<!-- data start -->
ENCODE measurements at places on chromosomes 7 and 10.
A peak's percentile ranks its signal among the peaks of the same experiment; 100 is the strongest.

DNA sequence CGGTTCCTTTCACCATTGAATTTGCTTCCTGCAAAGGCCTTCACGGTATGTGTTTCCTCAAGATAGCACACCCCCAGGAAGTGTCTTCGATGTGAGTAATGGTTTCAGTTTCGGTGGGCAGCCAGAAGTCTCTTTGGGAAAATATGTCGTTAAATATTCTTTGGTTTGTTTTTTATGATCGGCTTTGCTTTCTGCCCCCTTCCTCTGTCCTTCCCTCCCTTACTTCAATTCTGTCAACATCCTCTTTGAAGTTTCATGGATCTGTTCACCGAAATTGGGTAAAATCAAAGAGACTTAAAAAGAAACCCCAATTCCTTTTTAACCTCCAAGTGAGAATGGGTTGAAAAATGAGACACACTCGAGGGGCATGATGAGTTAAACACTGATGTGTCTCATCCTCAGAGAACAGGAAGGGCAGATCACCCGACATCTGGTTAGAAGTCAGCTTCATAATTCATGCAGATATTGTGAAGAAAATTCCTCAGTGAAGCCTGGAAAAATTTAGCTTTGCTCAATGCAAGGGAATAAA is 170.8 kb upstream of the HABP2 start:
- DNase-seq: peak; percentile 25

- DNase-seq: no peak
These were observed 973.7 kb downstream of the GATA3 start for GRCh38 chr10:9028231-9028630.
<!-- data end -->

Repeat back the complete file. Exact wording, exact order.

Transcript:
ENCODE measurements at places on chromosomes 7 and 10.
A peak's percentile ranks its signal among the peaks of the same experiment; 100 is the strongest.

DNA sequence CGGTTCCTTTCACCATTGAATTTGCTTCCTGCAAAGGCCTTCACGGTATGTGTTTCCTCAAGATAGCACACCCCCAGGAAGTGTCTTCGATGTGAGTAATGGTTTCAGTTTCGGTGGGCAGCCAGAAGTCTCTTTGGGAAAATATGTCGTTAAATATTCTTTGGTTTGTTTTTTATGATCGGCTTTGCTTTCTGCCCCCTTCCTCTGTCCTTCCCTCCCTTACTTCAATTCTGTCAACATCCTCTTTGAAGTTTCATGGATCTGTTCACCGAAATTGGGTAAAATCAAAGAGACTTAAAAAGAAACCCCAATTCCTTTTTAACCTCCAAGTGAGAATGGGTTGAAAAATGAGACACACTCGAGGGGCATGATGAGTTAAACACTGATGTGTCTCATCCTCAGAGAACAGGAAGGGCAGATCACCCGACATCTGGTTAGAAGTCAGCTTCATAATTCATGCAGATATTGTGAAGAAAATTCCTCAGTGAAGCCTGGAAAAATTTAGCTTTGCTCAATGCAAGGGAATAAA is 170.8 kb upstream of the HABP2 start:
- DNase-seq: peak; percentile 25

- DNase-seq: no peak
These were observed 973.7 kb downstream of the GATA3 start for GRCh38 chr10:9028231-9028630.